Jeffrey Silver Humanism in Healthcare Research Roundup – February 2021

The Jeffrey Silver Humanism in Healthcare Research Roundup features summaries of recently published studies on humanism in healthcare. To receive email notification of new studies once per month, enter your information here and select “Jeffrey Silver Research Roundup” from the checkboxes at the bottom. See previous posts in this series.

From burnout to wholehearted engagement: a qualitative exploration of psychiatry residents’ experience of stress Corgan S, Winkel AF, Sugarman R, Young JQ. Acad Med. 2021 Jan 5;Publish Ahead of Print. doi: 10.1097/ACM.0000000000003912. Epub ahead of print. PMID: 33410608. Dr. Abigail Winkel has been a Gold Foundation grantee.
Approximately 2 out of every 5 psychiatry resident physicians today meet criteria for burnout, a condition in which stress levels surpass a physician’s capacity to maintain empathy, personal connection to work, and sense of accomplishment. This has major adverse effects on personal and professional development and threatens the psychiatry workforce as a whole. To tackle this, Dr. Sondra Corgan and colleagues conducted a qualitative investigation to develop an exploratory framework for psychiatry residents’ experiences of stress. They interviewed 14 resident physicians from all four years of training at Zucker Hillside Hospital in Glen Oaks, New York. Through grounded theory, they identified three themes for how residents cope with stress: (1) self-care, (2) work relationships, and (3) meaning making. From these themes, they suggested strategies for residency programs, including “creating spaces to promote peer connection; providing training in addressing conflict across authority, experience, and professional gradients; and facilitating engagement in meaning-making activities, such as personal psychotherapy.”

Effects of the COVID-19 pandemic on medical students: a multicenter quantitative study Harries AJ, Lee C, Jones L, Rodriguez RM, Davis JA, Boysen-Osborn M, Kashima KJ, Krane NK, Rae G, Kman N, Langsfeld JM, Juarez M. BMC Med Educ. 2021 Jan 6;21(1):14. doi: 10.1186/s12909-020-02462-1. PMID: 33407422; PMCID: PMC7786337.  Free full text Dr. Kathleen Kashima is a former Chair of the Gold Humanism Honor Society Advisory Council.
In response to the COVID-19 pandemic, in March 2020, the Association of American Medical Colleges (AAMC) released guidance recommending that medical students immediately pause all clinical rotations. This had important educational and psychological effects on US medical students. Dr. Aaron Harries and colleagues examined these through a cross-sectional survey sent by e-mail to students in their clinical years at six medical schools. They discovered that, among the 741 students who responded, there were mixed feelings. Approximately 75% agreed that the pandemic had significantly disrupted their medical education, and 60% believed that they should continue with normal clinical rotations during the pandemic. About 80% reported they would accept the risk of infection if returning to the clinical setting. 75% indicated they thought they would contract COVID-19 at some point, regardless of contact with the clinical environment.) Somewhat paradoxically, 75% felt that removing them from clinical rotations was appropriate, but approximately a third felt guilty, a third felt disappointed, and a quarter felt relieved. 84% of students felt at least somewhat anxious; a little over half felt that adequate personal protective equipment would help relieve this sense of anxiety in returning to clinical rotations. This survey has limitations, notably a relatively low response rate of 29.5%. However, these results provide a valuable snapshot of medical student concerns and anxieties during the pandemic.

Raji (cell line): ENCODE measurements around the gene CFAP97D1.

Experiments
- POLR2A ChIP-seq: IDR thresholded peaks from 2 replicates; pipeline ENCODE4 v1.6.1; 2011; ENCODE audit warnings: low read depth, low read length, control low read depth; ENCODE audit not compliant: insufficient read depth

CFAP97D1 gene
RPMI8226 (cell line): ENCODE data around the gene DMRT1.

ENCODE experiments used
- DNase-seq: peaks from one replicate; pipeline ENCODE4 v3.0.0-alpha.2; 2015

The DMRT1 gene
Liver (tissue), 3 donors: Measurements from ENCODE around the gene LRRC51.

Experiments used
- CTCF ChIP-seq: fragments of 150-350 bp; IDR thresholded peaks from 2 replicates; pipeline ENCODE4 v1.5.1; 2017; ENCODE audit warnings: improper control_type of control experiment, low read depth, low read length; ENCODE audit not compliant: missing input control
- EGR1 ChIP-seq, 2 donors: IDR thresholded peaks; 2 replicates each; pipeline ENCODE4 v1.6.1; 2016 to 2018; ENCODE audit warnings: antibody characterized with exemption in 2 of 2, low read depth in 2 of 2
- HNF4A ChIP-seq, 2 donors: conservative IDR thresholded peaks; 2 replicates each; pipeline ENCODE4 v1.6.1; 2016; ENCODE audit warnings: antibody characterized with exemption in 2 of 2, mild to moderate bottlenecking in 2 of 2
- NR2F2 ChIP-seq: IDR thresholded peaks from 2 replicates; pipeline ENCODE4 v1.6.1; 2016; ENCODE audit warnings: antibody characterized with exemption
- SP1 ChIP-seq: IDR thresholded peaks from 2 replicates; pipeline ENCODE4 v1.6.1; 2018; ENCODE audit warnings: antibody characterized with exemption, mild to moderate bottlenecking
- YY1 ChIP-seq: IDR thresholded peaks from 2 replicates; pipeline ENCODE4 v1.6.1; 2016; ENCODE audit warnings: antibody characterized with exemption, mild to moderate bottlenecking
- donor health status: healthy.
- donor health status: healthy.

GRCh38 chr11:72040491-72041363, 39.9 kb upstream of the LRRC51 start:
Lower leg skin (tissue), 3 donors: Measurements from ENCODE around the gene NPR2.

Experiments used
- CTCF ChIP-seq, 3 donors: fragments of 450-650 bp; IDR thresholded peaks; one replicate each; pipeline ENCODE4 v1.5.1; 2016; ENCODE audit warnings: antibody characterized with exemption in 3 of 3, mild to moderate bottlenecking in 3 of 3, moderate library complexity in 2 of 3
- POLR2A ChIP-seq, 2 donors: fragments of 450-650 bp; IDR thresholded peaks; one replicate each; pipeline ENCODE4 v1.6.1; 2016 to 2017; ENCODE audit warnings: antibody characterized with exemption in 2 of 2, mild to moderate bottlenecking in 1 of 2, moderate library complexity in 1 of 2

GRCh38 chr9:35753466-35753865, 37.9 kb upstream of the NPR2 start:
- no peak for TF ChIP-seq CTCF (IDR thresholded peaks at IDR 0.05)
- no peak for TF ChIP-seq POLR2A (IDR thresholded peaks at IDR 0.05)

Does medical students’ high expression of empathy correlate with their choice of primary care residencies? Park J, Blatt B, Greenberg L. South Med J. 2021 Jan;114(1):8-12. doi: 10.14423/SMJ.0000000000001192. PMID: 33398353. Dr. Benjamin Blatt has been a Gold Foundation grantee.
Primary care specialties, like Internal Medicine and Family Medicine, have traditionally been perceived as people-oriented and as characterized by empathy. But do more empathic medical students go into these fields? Dr. Joseph Park and colleagues explored this among 593 third-year medical students at George Washington University from 2008 to 2011. Participants completed the perspective-taking and empathy subscales of the Interpersonal Reactivity Index (IRI), which researchers then sought to correlate with their choice of matched specialty. They found that there were not significant correlations between medical students expressing high empathy and those choosing patient-oriented residencies. The authors note that this negative result raises some interesting questions. They suggest that generational and gender differences may help to explain the absence of a correlation. Women, who, as a subgroup, express higher empathy in these scales according to previous studies, are choosing previously male-dominated non-primary care subspecialties, and millennials are considering lifestyle and life-work balance in their choice of specialization. The authors speculated that these factors may reduce the impact of high expressions of empathy on the subsequent choice of residency.

Racial differences in patient perception of interactions with providers are associated with health outcomes in type II diabetes Reid HW, Lin OM, Fabbro RL, Johnson KS, Svetkey LP, Olsen MK, Matsouaka RA, Chung ST, Batch BC. Patient Educ Couns. 2021 Jan 29:S0738-3991(21)00058-6. doi: 10.1016/j.pec.2021.01.031. Epub ahead of print. PMID: 33579569. Dr. Helen Reid has been a Gold Foundation grantee.